Hutchinson outlines border security

Technology applications, intelligence information analysis and greater coordination with other nations will help to protect U.S. borders and waterways as well as facilitate better commercial trade, said Asa Hutchinson, undersecretary-designate for border and transportation for the Homeland Security Department.

Hutchinson, the former head of the U.S. Drug Enforcement Administration, spoke to several mayors today who represent cities along the U.S. borders with Mexico and Canada.

Several times during his talk at the U.S. Conference of Mayors' 71st winter meeting in Washington, D.C., he emphasized that the Homeland Security Department would balance security with commerce. Technology, he said, would help facilitate crossings and ensure better security given the limited resources along the borders, ports, and harbors.

If the Senate approves Hutchinson, he will oversee about 60 percent of the estimated 170,000 Homeland Security Department employees, or about 100,000, including those in the U.S. Customs Service, the Immigration and Naturalization Service, and agricultural inspectors.

He said the United States needs a "layered approach to protection," explaining that the nation needs to work with other countries to share information and screen containers and visitors and before they enter the country.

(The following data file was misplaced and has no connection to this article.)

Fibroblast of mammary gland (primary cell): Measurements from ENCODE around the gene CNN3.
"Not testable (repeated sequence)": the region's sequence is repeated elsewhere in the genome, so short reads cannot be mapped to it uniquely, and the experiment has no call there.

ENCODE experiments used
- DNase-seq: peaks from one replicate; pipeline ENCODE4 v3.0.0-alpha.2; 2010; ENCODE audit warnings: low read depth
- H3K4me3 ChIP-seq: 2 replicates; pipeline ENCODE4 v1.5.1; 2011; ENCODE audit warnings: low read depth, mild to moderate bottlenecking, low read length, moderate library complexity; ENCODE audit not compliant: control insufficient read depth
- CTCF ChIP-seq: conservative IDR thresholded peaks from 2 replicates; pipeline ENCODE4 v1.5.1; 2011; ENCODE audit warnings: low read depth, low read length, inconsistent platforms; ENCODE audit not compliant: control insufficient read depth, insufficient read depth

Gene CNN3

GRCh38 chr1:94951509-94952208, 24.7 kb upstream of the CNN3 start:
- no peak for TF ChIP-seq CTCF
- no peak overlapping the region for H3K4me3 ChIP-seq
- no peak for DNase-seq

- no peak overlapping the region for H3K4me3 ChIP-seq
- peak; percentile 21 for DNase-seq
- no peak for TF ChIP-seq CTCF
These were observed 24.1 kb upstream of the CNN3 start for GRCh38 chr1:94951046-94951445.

That sentiment was somewhat echoed by Stephen Flynn, a homeland security expert with the Council on Foreign Relations. Flynn said that the country should look at security in a "continental context" and not just a U.S. context. That's because some critical infrastructure, such as Canadian gas pipe lines and power plants that serve U.S. cities, lie outside the border.

Luis Cabrera, minister for border affairs with the Mexican Embassy in Washington, D.C., said Mexico and the United States are working together more since the Sept. 11, 2001, terrorist attacks to bolster security and ensure that trade isn't hindered. That's important for the six Mexican and four U.S. states that share the border, he said. Almost 80 percent of bilateral trade, he added, is made across the U.S./Mexico border, with more than 300 million documented crossings per year.

William Heffelfinger III, deputy assistant commissioner with the U.S. Customs Service, said his agency is upgrading a 15-year-old computer system over the next five years that should help integrate security with commerce. The system would be deployed to all border stations and allow for data mining.


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